The brother of a man murdered during Melbourne’s Bourke Street massacre says he will suffer the loss “until I die”.
Yosuke Kanno, 25, was the first of six people killed when Dimitrious James Gargasoulas, now 29, drove through the city’s busy pedestrian mall and along footpaths.
The Japanese man’s older brother, Junpei, said following the death of Yosuke, the family line could not be continued as he and his wife could not have children.
“Not being able to have any children, we hoped my younger brother would have a child or children,” he said in a statement read to the Supreme Court of Victoria on Tuesday.
He and his younger brother had enjoyed a supportive relationship.
“I feel deeply saddened,” Junpei said.
“I will continue suffering from this until I die.”
The statement was one of eight read to the court as part of a three-day plea hearing before Gargasoulas is sentenced for crimes including six counts of murder.
About 50 statements from family and friends of victims are expected to be read or tendered to the court.
Plea hearings give victims and their families an opportunity to convey the impact crimes have on their lives.
Ramesh Patel, the father of victim Bhavita Patel, 33, said he lost his daughter in the “most tragic and horrific circumstances”.
“I’m a God-loving person, but losing my daughter in this manner has caused me to question my faith,” he wrote in a statement read to court.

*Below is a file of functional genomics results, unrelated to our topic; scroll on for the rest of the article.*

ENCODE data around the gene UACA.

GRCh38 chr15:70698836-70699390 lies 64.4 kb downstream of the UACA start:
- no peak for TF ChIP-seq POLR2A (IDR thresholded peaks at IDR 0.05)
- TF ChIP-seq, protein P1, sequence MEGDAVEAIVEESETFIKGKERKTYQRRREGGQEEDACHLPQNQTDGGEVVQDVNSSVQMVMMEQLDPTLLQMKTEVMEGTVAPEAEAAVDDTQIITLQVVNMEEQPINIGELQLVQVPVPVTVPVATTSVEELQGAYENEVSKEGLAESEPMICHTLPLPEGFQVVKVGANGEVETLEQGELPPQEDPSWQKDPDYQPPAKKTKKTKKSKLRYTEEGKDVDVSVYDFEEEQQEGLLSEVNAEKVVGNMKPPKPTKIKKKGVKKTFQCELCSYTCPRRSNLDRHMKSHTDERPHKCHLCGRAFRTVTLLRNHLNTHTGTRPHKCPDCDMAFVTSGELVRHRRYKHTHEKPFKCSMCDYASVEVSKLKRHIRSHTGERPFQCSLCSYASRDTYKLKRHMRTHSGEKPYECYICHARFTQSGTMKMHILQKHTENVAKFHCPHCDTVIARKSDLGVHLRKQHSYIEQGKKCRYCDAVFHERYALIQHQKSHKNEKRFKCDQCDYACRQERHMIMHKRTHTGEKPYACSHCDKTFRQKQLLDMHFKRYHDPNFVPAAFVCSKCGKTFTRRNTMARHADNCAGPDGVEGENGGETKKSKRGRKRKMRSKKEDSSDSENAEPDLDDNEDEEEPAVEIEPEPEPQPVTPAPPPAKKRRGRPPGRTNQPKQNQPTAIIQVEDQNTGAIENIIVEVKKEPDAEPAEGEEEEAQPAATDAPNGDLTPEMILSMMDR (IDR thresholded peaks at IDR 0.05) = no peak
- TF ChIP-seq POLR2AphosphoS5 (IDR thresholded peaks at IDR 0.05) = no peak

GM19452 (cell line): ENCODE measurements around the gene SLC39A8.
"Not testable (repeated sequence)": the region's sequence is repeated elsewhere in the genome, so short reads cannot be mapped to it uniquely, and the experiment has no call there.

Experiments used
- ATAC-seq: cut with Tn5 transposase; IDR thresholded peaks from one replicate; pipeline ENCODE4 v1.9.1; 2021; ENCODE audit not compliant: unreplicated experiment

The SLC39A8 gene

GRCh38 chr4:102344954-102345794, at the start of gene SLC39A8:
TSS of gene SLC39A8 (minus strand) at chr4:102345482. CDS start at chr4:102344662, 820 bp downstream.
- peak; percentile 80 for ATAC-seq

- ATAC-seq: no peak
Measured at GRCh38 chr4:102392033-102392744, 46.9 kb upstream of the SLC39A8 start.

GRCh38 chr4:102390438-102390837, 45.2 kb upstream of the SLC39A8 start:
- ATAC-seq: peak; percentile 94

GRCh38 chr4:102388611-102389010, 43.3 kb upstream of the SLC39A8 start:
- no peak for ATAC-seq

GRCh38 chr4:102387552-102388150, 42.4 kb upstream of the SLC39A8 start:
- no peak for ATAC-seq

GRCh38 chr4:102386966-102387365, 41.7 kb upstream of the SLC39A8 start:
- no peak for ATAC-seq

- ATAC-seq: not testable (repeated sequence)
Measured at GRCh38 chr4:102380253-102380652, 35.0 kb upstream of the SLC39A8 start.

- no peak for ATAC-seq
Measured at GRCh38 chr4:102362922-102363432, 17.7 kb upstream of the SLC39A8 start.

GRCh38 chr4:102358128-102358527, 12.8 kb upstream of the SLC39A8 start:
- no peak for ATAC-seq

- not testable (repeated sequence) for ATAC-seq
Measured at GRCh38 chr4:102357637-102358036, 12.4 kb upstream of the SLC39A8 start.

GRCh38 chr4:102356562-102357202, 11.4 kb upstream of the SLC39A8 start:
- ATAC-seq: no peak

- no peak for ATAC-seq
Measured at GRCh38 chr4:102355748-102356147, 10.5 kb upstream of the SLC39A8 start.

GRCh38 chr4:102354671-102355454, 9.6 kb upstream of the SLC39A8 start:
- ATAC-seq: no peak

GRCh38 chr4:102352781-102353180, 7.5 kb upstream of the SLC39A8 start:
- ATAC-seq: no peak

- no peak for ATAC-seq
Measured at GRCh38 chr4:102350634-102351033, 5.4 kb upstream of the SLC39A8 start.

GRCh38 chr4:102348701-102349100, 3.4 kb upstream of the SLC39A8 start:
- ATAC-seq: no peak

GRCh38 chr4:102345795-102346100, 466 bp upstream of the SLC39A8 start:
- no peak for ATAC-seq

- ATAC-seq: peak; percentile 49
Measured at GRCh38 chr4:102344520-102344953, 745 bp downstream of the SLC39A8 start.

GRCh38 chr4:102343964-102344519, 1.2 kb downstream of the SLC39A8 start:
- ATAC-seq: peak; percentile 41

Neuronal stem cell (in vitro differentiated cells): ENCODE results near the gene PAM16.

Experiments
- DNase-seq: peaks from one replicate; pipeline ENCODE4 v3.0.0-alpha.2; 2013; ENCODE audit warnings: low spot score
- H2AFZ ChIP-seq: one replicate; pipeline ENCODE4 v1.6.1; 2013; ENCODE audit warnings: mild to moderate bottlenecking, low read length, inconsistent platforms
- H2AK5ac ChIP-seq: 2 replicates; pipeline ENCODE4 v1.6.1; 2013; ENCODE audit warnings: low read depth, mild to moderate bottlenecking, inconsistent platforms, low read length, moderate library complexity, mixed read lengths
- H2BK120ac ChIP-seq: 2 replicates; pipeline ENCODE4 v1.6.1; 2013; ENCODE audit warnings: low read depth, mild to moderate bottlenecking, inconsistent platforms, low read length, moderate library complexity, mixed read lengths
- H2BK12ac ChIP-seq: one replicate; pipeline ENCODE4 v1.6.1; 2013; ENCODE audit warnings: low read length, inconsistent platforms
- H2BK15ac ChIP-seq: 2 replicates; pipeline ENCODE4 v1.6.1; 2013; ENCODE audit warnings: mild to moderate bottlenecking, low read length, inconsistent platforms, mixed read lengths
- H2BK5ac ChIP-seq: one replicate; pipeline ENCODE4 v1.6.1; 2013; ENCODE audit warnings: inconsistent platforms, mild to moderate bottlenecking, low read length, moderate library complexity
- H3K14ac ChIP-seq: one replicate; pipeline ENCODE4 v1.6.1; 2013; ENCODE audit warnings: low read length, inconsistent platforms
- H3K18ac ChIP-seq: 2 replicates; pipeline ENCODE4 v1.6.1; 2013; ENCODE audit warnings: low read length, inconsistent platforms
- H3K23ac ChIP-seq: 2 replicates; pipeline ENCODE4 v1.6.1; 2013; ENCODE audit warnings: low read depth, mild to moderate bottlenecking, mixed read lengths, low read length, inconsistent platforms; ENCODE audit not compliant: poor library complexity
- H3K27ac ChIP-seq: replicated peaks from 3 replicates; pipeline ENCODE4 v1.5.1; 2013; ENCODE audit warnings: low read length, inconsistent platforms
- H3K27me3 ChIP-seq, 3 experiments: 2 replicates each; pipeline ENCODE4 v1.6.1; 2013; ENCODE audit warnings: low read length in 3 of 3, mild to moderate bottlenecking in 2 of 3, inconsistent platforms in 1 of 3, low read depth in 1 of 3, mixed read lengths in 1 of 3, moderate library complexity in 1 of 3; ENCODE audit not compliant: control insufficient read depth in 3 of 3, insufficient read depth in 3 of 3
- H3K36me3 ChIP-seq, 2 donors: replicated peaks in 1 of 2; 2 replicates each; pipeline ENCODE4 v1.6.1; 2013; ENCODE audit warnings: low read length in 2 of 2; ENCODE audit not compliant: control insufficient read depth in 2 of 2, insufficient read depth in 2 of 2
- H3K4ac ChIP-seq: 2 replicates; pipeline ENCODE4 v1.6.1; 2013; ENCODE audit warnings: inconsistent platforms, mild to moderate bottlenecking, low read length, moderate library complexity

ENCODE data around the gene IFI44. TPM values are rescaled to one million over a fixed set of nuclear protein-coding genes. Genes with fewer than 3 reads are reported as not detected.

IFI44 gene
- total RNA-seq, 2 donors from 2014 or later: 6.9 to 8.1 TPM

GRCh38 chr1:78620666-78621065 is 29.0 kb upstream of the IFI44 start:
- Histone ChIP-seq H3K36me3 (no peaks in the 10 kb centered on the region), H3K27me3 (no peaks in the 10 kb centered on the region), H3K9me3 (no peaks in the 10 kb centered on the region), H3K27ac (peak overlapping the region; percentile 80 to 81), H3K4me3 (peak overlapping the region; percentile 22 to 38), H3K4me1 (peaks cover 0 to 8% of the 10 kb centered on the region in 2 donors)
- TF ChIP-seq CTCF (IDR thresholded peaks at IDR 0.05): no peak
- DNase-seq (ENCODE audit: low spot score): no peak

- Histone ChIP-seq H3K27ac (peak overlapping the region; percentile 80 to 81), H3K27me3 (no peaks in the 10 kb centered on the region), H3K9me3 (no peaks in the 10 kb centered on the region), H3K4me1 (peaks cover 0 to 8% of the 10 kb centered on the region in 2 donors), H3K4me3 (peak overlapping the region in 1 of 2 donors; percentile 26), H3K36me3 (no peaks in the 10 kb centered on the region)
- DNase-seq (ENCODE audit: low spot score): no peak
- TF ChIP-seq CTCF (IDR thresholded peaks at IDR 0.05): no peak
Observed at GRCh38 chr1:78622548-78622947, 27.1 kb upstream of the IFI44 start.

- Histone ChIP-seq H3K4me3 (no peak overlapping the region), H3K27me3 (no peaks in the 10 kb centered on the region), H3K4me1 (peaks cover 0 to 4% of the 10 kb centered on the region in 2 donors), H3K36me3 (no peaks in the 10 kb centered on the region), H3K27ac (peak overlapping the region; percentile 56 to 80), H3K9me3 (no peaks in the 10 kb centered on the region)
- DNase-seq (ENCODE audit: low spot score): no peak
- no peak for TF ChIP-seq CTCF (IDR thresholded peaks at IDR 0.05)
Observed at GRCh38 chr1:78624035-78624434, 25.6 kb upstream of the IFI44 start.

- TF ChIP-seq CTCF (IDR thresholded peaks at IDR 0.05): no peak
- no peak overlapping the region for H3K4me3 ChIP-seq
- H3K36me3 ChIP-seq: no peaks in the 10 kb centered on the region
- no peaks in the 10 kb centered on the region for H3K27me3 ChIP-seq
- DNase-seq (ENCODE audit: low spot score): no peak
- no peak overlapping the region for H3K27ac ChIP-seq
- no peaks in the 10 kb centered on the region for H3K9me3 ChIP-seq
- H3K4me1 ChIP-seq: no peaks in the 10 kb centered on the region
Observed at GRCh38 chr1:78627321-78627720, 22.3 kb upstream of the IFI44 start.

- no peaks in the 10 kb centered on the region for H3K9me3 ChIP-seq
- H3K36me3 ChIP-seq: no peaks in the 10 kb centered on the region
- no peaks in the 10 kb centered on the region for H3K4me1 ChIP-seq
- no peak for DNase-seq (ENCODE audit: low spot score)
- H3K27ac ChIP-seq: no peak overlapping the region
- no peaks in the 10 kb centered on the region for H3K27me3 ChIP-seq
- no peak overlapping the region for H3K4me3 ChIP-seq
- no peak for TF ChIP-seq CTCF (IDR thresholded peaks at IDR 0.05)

“Oh, how I wish I could trade places with her.”
Robyn Davis, the mother of victim Jess Mudie, 22, said her daughter died just three weeks before her 23rd birthday.
“Never in my wildest nightmares did I think I would have to bury one of my precious children.
“My beautiful, blonde, brown-eyed girl is gone from us forever.”
Gargasoulas sat quietly throughout Tuesday’s proceedings.
In November it took a Supreme Court jury less than an hour to unanimously find Gargasoulas guilty of his crimes.
He had pleaded not guilty to killing Mr Kanno, Ms Patel, Ms Mudie, three-month-old Zachary Bryant, Tahlia Hakin, 10, and Matthew Si, 33.
Gargasoulas said he believed he had permission from God during a premonition to hit people with the stolen car he was driving.
An earlier jury found Gargasoulas, who suffers treatment-resistant paranoid schizophrenia, was fit to stand trial.
The plea hearing continues on Wednesday.